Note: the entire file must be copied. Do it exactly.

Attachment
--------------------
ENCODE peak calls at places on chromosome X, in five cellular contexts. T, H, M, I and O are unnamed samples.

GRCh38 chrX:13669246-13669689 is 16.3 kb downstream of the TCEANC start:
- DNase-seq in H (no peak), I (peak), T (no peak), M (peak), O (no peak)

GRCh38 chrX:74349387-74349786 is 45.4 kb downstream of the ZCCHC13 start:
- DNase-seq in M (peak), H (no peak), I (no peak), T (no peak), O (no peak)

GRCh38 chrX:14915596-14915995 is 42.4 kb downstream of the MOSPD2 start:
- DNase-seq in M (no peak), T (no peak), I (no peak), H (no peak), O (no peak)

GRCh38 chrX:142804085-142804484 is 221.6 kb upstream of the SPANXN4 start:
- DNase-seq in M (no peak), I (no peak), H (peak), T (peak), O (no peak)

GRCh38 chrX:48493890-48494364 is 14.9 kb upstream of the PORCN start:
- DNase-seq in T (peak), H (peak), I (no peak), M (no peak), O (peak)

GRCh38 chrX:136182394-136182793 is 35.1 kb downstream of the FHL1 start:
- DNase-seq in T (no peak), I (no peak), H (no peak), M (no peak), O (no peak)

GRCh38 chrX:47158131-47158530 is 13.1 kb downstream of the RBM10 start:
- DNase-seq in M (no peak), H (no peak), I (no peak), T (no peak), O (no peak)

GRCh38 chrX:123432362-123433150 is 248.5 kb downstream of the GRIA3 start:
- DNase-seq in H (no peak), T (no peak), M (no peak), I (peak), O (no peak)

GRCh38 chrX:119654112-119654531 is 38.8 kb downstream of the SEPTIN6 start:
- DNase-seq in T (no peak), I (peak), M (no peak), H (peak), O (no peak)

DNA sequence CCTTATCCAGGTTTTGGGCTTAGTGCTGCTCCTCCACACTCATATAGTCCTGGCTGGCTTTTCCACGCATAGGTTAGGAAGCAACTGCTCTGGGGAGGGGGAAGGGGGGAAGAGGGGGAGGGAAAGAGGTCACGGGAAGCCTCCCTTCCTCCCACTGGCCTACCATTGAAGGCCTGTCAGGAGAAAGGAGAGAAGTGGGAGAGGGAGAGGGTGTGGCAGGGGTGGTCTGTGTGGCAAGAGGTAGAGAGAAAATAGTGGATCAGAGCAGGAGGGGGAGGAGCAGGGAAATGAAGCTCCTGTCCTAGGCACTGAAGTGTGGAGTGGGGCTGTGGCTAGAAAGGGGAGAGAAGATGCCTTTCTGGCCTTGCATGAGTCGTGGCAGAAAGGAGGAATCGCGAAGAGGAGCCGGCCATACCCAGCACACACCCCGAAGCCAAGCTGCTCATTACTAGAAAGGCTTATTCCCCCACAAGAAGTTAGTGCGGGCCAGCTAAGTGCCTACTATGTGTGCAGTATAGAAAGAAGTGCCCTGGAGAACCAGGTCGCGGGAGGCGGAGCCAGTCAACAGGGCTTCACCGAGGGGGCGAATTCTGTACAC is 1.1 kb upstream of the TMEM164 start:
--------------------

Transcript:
ENCODE peak calls at places on chromosome X, in five cellular contexts. T, H, M, I and O are unnamed samples.

GRCh38 chrX:13669246-13669689 is 16.3 kb downstream of the TCEANC start:
- DNase-seq in H (no peak), I (peak), T (no peak), M (peak), O (no peak)

GRCh38 chrX:74349387-74349786 is 45.4 kb downstream of the ZCCHC13 start:
- DNase-seq in M (peak), H (no peak), I (no peak), T (no peak), O (no peak)

GRCh38 chrX:14915596-14915995 is 42.4 kb downstream of the MOSPD2 start:
- DNase-seq in M (no peak), T (no peak), I (no peak), H (no peak), O (no peak)

GRCh38 chrX:142804085-142804484 is 221.6 kb upstream of the SPANXN4 start:
- DNase-seq in M (no peak), I (no peak), H (peak), T (peak), O (no peak)

GRCh38 chrX:48493890-48494364 is 14.9 kb upstream of the PORCN start:
- DNase-seq in T (peak), H (peak), I (no peak), M (no peak), O (peak)

GRCh38 chrX:136182394-136182793 is 35.1 kb downstream of the FHL1 start:
- DNase-seq in T (no peak), I (no peak), H (no peak), M (no peak), O (no peak)

GRCh38 chrX:47158131-47158530 is 13.1 kb downstream of the RBM10 start:
- DNase-seq in M (no peak), H (no peak), I (no peak), T (no peak), O (no peak)

GRCh38 chrX:123432362-123433150 is 248.5 kb downstream of the GRIA3 start:
- DNase-seq in H (no peak), T (no peak), M (no peak), I (peak), O (no peak)

GRCh38 chrX:119654112-119654531 is 38.8 kb downstream of the SEPTIN6 start:
- DNase-seq in T (no peak), I (peak), M (no peak), H (peak), O (no peak)

DNA sequence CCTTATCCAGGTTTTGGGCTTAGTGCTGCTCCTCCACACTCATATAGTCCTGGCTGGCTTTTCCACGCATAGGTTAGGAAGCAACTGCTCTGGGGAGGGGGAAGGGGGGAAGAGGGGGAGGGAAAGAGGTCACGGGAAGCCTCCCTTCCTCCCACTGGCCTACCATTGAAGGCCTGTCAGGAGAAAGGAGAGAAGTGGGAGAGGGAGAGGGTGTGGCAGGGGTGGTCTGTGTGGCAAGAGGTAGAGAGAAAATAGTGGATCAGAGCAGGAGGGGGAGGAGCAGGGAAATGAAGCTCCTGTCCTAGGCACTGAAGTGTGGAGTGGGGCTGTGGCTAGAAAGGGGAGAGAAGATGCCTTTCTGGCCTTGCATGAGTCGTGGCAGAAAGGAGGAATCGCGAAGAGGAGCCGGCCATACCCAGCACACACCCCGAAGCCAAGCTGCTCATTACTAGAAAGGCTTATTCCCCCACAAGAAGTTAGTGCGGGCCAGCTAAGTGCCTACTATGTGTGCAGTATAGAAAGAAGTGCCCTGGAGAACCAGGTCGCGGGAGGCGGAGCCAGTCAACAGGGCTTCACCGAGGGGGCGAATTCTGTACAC is 1.1 kb upstream of the TMEM164 start: